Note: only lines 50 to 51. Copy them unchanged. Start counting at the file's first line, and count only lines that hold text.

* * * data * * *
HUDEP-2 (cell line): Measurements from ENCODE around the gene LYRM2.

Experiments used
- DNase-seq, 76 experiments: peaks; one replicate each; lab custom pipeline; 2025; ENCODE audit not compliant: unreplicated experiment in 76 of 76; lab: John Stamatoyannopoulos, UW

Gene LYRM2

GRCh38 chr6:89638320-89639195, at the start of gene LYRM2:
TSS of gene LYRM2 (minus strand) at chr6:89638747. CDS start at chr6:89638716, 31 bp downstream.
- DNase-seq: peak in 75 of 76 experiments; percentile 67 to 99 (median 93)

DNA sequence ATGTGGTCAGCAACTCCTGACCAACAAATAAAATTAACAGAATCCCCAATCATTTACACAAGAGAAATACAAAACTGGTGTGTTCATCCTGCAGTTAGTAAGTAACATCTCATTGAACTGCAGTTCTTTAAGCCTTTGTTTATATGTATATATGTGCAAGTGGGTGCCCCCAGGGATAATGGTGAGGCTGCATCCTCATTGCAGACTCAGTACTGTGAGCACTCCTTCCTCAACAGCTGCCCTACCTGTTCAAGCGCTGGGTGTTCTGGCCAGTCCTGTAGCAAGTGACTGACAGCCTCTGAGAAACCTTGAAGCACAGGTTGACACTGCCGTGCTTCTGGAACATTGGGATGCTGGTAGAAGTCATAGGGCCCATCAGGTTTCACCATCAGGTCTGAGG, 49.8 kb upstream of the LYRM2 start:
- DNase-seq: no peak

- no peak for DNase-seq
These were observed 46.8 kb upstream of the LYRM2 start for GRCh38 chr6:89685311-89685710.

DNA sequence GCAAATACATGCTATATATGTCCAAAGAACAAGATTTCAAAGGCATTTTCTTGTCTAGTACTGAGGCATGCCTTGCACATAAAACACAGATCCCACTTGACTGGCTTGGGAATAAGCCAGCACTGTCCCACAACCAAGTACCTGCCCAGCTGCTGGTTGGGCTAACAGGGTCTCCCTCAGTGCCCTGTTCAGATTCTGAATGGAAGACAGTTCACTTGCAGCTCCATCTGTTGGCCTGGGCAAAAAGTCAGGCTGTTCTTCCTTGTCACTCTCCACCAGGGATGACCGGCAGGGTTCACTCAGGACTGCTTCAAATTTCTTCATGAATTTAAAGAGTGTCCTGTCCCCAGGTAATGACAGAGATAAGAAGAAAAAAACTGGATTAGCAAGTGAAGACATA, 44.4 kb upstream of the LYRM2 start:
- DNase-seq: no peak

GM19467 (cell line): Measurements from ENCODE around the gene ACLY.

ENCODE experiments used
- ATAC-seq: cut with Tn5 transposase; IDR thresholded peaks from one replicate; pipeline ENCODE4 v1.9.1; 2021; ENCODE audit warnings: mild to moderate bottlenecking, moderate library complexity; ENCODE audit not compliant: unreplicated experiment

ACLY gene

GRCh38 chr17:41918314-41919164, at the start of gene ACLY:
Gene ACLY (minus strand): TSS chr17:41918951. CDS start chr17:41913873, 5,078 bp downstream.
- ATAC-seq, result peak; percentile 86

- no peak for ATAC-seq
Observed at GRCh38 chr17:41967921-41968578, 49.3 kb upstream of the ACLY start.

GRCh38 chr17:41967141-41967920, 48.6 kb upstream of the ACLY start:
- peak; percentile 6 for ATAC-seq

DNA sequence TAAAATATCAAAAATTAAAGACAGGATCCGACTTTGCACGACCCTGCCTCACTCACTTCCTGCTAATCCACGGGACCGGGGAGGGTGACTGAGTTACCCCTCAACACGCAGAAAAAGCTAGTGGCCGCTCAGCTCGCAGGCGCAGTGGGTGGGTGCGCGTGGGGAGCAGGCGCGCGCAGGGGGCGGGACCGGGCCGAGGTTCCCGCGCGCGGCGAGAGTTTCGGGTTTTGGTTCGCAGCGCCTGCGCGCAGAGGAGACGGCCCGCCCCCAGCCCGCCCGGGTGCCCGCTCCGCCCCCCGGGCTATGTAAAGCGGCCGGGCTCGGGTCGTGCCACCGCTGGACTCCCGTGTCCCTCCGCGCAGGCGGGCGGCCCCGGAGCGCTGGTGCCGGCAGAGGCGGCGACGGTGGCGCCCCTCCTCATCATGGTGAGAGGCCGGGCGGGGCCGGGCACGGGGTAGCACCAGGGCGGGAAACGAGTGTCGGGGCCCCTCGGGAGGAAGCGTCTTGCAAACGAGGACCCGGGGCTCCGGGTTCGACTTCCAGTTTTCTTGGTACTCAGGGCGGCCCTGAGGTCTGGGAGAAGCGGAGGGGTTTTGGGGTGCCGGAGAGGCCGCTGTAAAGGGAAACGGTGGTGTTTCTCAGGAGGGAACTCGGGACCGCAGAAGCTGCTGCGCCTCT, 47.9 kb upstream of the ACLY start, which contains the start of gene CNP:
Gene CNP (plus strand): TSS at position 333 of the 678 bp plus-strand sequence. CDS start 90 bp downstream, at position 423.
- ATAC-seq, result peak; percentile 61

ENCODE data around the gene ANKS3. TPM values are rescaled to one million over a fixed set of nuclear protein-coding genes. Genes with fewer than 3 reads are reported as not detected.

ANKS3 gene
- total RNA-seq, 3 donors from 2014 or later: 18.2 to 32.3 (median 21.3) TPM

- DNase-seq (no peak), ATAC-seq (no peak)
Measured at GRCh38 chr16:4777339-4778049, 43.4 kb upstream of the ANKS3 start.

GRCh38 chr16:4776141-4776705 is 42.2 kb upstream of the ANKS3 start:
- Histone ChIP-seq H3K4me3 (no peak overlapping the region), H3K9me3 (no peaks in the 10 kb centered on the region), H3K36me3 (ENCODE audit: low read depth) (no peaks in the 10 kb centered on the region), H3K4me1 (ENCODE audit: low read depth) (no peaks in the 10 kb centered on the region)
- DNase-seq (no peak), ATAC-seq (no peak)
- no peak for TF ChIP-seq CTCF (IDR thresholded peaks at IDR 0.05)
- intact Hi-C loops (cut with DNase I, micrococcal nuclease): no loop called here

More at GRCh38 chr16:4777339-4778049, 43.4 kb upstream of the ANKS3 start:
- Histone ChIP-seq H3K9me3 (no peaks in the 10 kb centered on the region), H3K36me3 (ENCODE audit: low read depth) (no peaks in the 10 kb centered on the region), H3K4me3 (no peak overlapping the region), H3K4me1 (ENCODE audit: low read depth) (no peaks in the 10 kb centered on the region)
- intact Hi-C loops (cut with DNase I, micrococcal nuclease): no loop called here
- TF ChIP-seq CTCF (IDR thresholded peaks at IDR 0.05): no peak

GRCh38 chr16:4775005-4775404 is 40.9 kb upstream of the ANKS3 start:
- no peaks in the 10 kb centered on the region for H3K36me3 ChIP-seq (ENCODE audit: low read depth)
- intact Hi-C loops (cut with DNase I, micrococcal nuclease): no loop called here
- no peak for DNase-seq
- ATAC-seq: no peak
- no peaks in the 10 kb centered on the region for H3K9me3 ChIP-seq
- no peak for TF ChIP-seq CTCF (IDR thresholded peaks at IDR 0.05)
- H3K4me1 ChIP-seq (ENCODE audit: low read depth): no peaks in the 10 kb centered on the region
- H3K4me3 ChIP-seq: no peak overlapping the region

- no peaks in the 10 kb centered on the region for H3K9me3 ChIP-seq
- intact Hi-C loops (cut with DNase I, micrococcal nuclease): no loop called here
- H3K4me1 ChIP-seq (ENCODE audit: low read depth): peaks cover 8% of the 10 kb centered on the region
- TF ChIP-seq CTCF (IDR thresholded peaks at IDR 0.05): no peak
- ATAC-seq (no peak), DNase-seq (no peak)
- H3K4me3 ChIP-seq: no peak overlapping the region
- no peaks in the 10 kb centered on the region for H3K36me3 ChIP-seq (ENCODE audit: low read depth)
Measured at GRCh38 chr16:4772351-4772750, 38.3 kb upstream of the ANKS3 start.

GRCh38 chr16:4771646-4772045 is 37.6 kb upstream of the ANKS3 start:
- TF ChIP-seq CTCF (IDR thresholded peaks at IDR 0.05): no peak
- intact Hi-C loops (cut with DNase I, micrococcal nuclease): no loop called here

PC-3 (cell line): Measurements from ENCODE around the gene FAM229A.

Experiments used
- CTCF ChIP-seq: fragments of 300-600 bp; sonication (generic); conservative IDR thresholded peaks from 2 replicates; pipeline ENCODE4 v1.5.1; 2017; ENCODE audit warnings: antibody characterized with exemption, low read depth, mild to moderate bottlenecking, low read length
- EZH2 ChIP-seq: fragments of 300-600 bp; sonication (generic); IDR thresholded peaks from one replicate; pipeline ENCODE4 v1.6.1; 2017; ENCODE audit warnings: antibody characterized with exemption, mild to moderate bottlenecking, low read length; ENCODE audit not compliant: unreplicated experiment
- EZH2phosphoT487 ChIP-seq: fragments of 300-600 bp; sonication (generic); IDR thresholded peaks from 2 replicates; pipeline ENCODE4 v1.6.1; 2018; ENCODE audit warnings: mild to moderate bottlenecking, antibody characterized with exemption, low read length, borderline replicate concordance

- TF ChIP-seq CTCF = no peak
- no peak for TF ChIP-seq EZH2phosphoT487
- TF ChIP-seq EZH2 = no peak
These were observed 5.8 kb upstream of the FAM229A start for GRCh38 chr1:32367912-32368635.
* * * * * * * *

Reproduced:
- H3K4me3 ChIP-seq: no peak overlapping the region

- no peaks in the 10 kb centered on the region for H3K9me3 ChIP-seq